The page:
Desecrated and Defecated on: Churches in Europe under Islam
A widespread—but wholly ignored—phenomenon.
Raymond Ibrahim is a Shillman Fellow at the David Horowitz Freedom Center.
A few days after Muslim migrants firebombed an 800-year-old Swedish church twice over the course of four days—once on Jan. 20, 2021 and another on Jan. 24—a Feb 4 report came out saying that 829 “hate crimes” against churches in Sweden have been reported between just 2012-2018, or about 138 attacks on average every year.
Thus the churches of Sweden join those of other Western European nations that have taken in sizeable Muslim migrants. In France, for example, two churches are vandalized every day. According to a 2019 PI-News report, 1,063 attacks on Christian churches or symbols (crucifixes, icons, statues) were registered in France in 2018. This represents a 17 percent increase compared to the previous year (2017), when 878 attacks were registered—meaning such attacks are only going from bad to worse.
They are also getting increasingly vile. As one example, vandals used human excrement to draw a cross on the Notre-Dame des Enfants Church in Nimes in 2019 (pictured above); consecrated bread was also found thrown outside among garbage. One week later, vandals desecrated and smashed crosses and statues at Saint-Alain Cathedral in Lavaur; they mangled the arms of a crucified Christ in a mocking manner and burned altar materials.
Similar reports are coming from Germany. After reporting how four separate churches were vandalized and/or torched over the course of four weeks in 2019, PI-News, a German news site, explained: “In this country, there is a creeping war against everything that symbolizes Christianity: attacks on summit crosses, on holy figures on the way, on churches and recently also on cemeteries.”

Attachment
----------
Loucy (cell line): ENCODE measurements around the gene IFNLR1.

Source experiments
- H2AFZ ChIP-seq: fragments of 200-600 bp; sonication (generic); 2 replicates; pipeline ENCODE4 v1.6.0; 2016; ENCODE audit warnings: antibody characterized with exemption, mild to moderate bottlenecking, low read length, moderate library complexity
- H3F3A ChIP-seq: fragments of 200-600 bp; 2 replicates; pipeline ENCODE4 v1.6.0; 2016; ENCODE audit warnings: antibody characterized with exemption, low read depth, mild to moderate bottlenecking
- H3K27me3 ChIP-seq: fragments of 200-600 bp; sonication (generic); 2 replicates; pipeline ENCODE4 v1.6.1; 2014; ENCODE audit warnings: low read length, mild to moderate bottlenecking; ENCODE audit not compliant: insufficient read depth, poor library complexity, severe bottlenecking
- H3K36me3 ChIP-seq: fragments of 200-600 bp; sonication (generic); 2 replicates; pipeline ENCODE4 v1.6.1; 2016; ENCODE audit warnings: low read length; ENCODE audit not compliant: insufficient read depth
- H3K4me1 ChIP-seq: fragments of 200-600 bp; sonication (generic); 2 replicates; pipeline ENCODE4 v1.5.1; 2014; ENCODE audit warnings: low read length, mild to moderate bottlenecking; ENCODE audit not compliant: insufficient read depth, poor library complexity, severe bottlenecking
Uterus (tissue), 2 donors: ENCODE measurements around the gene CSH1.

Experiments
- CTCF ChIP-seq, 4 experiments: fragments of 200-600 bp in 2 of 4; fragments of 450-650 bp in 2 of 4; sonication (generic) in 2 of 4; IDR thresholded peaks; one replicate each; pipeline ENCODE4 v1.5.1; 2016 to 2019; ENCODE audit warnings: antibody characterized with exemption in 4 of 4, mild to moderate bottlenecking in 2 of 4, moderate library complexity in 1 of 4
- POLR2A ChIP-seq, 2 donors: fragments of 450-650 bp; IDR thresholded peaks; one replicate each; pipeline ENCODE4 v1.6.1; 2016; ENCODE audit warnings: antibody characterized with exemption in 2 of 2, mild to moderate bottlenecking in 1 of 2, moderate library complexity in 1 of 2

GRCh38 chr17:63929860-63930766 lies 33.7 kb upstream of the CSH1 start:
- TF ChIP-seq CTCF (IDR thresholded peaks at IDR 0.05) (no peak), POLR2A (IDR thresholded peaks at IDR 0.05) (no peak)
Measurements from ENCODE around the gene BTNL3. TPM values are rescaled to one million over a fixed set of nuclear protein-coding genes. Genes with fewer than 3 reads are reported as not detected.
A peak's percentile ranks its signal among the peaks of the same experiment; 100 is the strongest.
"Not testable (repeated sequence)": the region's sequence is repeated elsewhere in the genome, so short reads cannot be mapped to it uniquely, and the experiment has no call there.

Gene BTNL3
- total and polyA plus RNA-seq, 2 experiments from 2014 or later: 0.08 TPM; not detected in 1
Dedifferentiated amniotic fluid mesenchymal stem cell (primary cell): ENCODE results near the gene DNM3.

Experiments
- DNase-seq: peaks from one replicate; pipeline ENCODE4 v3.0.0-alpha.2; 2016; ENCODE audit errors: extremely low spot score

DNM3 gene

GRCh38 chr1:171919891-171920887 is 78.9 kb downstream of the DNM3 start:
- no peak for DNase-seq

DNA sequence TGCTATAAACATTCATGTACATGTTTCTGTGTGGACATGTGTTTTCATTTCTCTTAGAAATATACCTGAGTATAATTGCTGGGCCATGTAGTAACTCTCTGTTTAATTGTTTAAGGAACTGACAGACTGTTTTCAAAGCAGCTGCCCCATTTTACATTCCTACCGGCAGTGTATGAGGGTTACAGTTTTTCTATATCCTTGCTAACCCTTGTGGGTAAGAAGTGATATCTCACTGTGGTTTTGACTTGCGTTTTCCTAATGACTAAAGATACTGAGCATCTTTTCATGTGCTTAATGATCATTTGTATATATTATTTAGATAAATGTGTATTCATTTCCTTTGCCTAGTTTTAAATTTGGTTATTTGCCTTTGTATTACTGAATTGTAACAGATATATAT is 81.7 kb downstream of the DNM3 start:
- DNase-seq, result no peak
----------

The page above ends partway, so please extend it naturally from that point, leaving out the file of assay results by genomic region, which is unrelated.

Although mainstream media regularly claim that the vandals—who are seldom caught to verify their identities—are “mentally ill” or part of “right wing extremist” groups, as the recent Swedish report states, PI-News offers a hint: “Crosses are broken, altars smashed, Bibles lit, baptismal fonts overturned, and the church doors smeared with Islamic expressions like ‘Allahu Akbar.’”
Similarly, another German language report from late 2017 noted that in the Alps and in Bavaria alone, some 200 churches have been attacked and many crosses broken: “Police are currently dealing with church desecrations again and again. The perpetrators are often youthful rioters with a migration background.”
Another telling indicator is that those European regions with large Muslim migrant populations often see a concomitant rise in attacks on churches and Christian symbols. Before Christmas, 2016, in the North Rhine-Westphalia region of Germany, where more than a million Muslim migrants reside, some 50 public statues of Jesus and other Christian figures were beheaded and crucifixes broken.
In 2015, following the arrival of another million Muslim migrants to Dülmen, a local newspaper said “not a day goes by” without attacks on Christian statues.